Conservatives have noted the increasing tendency of Leftist commentators to adopt positions of moral superiority on almost all contentious issues of public policy, their occupation of the moral high ground thus automatically delegitimising any opposing view and, of course, obviating the necessity to engage with any objective arguments.
In recent days, an issue has emerged that I suspect will follow the same trend. I refer to ‘pill testing’. At this time of the year we are routinely confronted by the distressing image of standard-issue, fun-loving youths dying at music festivals after ingesting dodgy ‘recreational’ drugs. The answer, we are told, is pill-testing at music festivals so patrons can be assured their drugs are uncontaminated by lethal impurities. Here is the view of one such member of the general public as explained in The Australian’s Letters page on New Year’s Day:
Testing illicit substances at music festivals provides the information that anyone about to swallow a substance should have available to them before taking such action. It does not condone nor encourage taking illicit substances, but once the actual contents of the substance are known, it may deter such action and prevent serious consequences.
I don’t understand why this poses a dilemma. Surely testing is another way of preventing possible death.
On Sky News Professor Gino Pecoraro, a Brisbane obstetrician and gynaecologist, also opined that pill-testing does not in any way condone the taking of drugs. He was most insistent on this point and, unfortunately, the show’s host, Peter Gleeson, didn’t call him to account. It is self-evident that pill-testing at music festivals does, without doubt, ‘condone’ taking illicit substances, much as the vetting for brucellosis condones and endorses the consumption of meat. Here is a definition as presented by the online English Oxford dictionary:
I rest my case.
Now it may be that pill-testers accompany their analyses with some degree of warning that an ‘all-clear’ result does not guarantee there will not be ill effects. But it is hard to imagine that would spend too much time or energy on this element — or, indeed, that someone eager to get high would pay much heed to such warnings. Similarly, any attempt to remind users that their drugs are often cooked up by amateur pharmacologists in kitchen-sink laboratories means that a sample taken from a surface scraping need not represent the rest of the pill.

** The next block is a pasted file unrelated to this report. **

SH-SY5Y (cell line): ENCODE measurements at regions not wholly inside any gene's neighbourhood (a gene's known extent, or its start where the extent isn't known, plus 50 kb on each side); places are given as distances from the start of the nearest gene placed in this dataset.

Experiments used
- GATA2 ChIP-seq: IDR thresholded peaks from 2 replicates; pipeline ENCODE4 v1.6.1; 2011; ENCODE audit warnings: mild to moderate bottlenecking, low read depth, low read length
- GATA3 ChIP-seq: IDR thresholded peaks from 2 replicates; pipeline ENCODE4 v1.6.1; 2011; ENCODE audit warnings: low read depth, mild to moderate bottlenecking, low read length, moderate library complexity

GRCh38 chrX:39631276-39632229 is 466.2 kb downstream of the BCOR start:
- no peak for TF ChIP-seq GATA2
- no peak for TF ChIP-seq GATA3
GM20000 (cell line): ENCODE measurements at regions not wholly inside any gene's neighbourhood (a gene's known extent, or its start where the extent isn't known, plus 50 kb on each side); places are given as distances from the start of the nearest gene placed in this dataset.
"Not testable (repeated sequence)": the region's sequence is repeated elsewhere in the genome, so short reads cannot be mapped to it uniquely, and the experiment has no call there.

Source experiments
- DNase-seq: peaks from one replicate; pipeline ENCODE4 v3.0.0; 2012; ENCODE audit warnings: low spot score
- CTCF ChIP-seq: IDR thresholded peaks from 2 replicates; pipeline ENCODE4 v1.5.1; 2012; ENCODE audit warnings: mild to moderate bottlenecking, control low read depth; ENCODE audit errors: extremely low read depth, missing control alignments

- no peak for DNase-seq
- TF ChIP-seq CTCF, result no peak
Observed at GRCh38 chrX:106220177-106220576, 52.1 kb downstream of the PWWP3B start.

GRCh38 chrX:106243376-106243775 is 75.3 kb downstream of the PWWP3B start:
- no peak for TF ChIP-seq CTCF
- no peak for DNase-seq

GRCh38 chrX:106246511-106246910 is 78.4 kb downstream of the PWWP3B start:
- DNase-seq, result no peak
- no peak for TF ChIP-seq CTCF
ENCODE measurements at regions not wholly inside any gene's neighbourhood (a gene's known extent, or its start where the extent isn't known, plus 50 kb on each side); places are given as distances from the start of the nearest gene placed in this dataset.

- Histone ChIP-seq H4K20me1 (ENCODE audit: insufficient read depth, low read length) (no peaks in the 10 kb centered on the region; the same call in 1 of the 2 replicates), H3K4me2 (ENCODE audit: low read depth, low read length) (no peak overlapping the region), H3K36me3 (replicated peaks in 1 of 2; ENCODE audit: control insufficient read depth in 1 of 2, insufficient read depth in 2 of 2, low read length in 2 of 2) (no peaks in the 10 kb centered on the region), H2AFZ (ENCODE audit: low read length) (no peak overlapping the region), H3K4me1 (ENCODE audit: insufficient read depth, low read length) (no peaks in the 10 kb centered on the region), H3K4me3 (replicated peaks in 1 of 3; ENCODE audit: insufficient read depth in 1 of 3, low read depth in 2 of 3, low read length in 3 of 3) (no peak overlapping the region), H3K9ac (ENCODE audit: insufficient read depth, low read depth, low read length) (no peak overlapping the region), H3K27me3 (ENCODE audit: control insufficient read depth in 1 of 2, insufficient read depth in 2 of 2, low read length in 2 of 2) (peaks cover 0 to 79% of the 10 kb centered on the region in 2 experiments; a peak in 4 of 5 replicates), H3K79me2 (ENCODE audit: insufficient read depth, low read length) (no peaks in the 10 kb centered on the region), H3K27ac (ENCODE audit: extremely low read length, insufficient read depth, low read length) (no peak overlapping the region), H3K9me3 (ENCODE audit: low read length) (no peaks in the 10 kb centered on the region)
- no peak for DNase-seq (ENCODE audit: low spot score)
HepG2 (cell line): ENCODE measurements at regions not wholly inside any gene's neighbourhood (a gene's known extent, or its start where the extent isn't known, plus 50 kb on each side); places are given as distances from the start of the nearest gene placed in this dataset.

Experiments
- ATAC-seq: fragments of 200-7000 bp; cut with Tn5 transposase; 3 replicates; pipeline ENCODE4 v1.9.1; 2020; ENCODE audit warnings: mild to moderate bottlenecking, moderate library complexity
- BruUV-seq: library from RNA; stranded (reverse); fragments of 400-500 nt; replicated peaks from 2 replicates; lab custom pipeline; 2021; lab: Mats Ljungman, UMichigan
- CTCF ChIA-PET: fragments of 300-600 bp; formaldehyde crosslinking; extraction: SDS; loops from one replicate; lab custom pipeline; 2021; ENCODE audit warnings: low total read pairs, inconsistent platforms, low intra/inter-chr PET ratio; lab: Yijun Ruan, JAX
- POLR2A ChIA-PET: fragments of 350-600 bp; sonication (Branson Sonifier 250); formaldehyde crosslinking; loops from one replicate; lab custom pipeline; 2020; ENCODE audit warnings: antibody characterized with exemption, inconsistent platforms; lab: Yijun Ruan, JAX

There is general agreement that drugs are dangerous and their use should be discouraged; it is, after all, the rationale for the daily parade of users and vendors through our courts. The logic for pill-testing is that it prevents unnecessary deaths, a process of ‘harm minimization’, according to its proponents.
Yet surely a marked degree of cognitive dissonance is at work here. Consider the most recent example: in the Melbourne suburb of Richmond, a ‘safe injecting room’ has been established where addicts can shoot up in the knowledge that, should things wrong, their overdoses can be immediately treated by on-site medics. The centre opened its doors late last year, but what do we read now? Why, that Victoria Police have launched a massive blitz on Richmond drug dealers! So, with one hand the state ‘condones’ the use of drugs, on the other it attempts to limit the supply of the very commodity whose use the centre was opened to facilitate. Whatever they are smoking on smoking on Spring Street must be powerful stuff.
If preventing unnecessary deaths is the prime motivation, why not extend the pill-testing model to all spheres of modern life, rather than just music festivals? Why are attendees at music festivals more worthy of saving than, say, Saturday night revelers at the local pub? Why not have a pill-testing module at every police station if saving lives is paramount?
Professor Pecoraro believes that better educating people about the danger of drugs is also key. Really? Have pill-testing advocates learned nothing from the anti-smoking campaigns, which it cannot be denied have seriously reduced tobacco use over the course of 50 years of admonitions and prohibitions. Yet only the other day I met a 68-year-old ex-nurse who swore she would never give up. When and if she finally succumbs to one or more tobacco-related illnesses, she will at least be able to claim that she has paid taxes all her life and that, by virtue of the punitive excise on her favoured vice, has probably more than covered the cost of her treatment. Not so for the youthful and comatose festival reveller who ends up on life support in the intensive care ward.
Of course we routinely condone risky behaviour that is legal, such as smoking, drinking, parachuting, hang gliding, skindiving and so on. And we accept the cost when things go wrong – when solo yachtsmen must be rescued, for example. The question seems to me: do we now accept that drug-taking fits into this same category – undesirable but, like death and taxes, inevitable? If we allow pill-testing at music festivals that is the inevitable and undeniable result in the long run.